Future Retro FR-777

future_retro_fr_777

The first thing that most people will think when you bring up the FR-777  is “Oh that?  It’s an old TB-303 emulator.”  While it can do a decent 303 impression, it is far from the most accurate.  If you want to get as close as possible to the 303 sound without spending ~$2500, you probably want to look at the Xoxbox, TT-303 or maybe even the TB-3.  But if you want the be all end all of acid synths and an absolutely wicked bass machine, look to the FR-777.

The first thing I noticed about it is that it has two oscillators.  Just think about that, a two oscillator acid synth with powerful FM functions built into it.  Each oscillator also has its own sub oscillator; a square wave one octave below.  The next thing is the one of a kind filter.  It is switchable between 3 pole and 7 pole low pass.  On the 7 pole setting, the thing is like one giant, glorious sweet spot.  There is a knob to boost the range of the resonance and there is also a built in bass booster and overdrive.  It does accents and glides, of course, but there are even more ways to modulate the filter.  You get a noise source and you can switch between gated notes and following the rudimentary envelopes.

The sequencer is also amazing.  It keeps things short and sweet, with 16 steps and a song mode where you can chain your patterns together.  As for pattern storage, you can save up to 256 of them, which I think is pretty damn good.  Anyway, the sequencer is easy as pie.  You hit the button for the step, use the up/down keys to change the note and choose on or off for accent, glide and loop.  Loop is the best thing since sliced bread.  Say you want to do the classic build up where the sequence gets shorter until it’s just one 16th note rolling.  It’s simple.  Hit the key for step 8 and turn on loop, then step 4, step 2 and step 1.  Then, while you’re letting it build up for a bit, quickly go back to steps 2, 4 and 8 and turn loop off again.  When you’re ready to let all hell break loose, turn loop off for step 1 and there you go.  I like to do this starting with a deep bass tone with the filter mostly closed and, while I let it build up, open the filter and just grab a couple knobs and tweak them, then let it go.  My point?  This sequencer really begs you to play it like an instrument, turning notes on and off, changing accent points, etc in real time as it plays.  Brilliant.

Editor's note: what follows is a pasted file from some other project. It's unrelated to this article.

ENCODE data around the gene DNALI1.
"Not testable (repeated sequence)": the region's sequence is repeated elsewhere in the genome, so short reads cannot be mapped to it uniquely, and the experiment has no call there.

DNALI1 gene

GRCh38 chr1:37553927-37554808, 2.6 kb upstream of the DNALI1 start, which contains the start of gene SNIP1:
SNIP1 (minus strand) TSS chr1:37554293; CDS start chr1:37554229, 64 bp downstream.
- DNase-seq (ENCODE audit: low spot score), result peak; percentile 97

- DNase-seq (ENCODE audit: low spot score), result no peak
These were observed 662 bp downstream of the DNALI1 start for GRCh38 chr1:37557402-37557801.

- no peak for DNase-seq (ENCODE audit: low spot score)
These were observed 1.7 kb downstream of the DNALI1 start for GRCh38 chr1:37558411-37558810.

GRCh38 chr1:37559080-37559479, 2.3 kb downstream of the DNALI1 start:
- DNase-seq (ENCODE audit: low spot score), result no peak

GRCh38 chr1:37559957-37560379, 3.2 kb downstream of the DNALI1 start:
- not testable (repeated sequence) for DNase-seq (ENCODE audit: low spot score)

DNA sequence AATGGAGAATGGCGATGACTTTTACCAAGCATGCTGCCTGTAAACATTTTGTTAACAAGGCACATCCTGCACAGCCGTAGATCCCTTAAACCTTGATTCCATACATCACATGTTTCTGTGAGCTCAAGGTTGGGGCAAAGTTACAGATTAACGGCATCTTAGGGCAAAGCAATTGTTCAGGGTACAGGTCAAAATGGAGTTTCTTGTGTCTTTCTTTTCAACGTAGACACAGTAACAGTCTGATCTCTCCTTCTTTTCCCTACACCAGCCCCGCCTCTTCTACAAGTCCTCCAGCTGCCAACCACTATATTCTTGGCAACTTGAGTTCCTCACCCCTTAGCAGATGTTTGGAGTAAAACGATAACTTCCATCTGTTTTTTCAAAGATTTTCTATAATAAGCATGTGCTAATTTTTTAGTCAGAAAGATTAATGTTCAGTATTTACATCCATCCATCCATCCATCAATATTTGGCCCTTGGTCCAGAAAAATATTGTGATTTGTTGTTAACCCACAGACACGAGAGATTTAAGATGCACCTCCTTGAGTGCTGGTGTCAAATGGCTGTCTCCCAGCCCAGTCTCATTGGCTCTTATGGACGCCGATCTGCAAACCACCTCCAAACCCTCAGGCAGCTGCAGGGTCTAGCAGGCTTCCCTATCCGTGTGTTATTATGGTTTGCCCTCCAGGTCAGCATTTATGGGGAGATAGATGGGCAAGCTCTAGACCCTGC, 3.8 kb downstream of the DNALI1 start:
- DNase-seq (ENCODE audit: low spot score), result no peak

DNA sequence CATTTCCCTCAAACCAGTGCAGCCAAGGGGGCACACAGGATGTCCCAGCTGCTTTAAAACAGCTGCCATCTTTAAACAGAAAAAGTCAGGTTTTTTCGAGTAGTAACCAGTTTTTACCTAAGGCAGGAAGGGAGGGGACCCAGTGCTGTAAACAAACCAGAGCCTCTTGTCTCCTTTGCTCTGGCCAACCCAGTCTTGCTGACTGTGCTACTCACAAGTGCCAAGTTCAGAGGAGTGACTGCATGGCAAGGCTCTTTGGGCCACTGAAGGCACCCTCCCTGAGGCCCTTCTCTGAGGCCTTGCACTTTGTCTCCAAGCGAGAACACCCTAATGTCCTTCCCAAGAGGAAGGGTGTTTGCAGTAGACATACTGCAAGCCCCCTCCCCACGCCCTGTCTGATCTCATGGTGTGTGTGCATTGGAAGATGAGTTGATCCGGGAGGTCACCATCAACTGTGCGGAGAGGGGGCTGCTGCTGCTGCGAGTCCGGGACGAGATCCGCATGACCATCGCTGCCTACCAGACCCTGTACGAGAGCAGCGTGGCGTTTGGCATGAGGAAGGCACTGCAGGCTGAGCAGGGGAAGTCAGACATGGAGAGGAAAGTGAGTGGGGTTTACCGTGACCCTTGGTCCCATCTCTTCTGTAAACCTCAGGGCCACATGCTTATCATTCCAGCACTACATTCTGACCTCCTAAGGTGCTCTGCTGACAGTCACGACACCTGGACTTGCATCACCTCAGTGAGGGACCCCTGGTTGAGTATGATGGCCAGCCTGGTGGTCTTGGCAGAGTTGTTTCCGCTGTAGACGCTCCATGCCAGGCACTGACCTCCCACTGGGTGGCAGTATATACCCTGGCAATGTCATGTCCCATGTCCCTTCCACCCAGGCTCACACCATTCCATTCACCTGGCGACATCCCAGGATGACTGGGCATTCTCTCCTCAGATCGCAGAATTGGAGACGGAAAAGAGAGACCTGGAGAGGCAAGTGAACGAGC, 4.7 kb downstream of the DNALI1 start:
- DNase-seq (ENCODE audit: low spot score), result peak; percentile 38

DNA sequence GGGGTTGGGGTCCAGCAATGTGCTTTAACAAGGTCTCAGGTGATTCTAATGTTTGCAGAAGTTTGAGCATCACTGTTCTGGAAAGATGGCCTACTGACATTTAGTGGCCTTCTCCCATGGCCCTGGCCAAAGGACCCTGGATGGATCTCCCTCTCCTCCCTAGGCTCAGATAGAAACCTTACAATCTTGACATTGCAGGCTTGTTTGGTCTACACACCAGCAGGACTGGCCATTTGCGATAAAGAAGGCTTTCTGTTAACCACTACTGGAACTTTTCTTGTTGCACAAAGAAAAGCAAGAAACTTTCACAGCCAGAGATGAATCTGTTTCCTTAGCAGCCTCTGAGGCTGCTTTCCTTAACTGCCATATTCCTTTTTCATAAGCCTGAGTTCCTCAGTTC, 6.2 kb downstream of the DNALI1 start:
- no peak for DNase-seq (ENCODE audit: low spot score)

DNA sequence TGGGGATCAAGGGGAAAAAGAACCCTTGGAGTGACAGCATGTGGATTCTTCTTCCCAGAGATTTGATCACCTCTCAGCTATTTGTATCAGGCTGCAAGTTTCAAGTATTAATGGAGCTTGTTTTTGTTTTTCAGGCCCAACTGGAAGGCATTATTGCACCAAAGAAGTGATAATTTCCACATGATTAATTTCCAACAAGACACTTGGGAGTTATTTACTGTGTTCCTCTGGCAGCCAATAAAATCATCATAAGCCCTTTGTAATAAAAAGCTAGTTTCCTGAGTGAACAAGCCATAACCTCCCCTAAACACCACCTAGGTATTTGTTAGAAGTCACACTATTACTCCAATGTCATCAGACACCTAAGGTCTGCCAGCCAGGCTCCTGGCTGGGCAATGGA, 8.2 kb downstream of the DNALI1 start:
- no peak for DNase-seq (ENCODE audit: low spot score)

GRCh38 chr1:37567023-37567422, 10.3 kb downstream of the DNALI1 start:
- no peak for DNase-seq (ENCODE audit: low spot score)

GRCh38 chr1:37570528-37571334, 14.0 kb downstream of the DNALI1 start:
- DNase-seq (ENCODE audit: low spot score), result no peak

Just take a moment to think about all of those features and you’ll start to understand why these sell for so much cash even though they are not the most faithful 303 emulation.  There is the rarity of it (only 670-ish actually made it to production, as I understand it) but it’s mainly because this thing takes acid to places no other machine can take it.  I’ve even heard of Xoxbox mods that can give you dual oscillators but there’s still nothing like the 777, not even close.  Just sitting down and tweaking one 16 step pattern, I was able to take it from 303-ish to harsh overdriven resonance hell and down to hard, percussive acid that growled and was puncuated by bass drum like sounds that punched like a ton of bricks.  All of this in the span of, say, five minutes.  Nearly impossible to get a bad sound out of it, assuming you like it rough.

If all of this isn’t enough, there are several mods which can be done and many of them are explained right on the Future Retro website.  Personally, I am extremely interested in the mod that adds an LFO and the one that expands the envelope structure.  Add those to this thing and it really would make this the perfect synth.

I’ve heard the FR-777 called the best monosynth ever made and, though my experience is not all that expansive, it is definitely the best I’ve ever laid my hands on, all things considered, and I can honestly say that I will never sell mine.

777manual
777modifications

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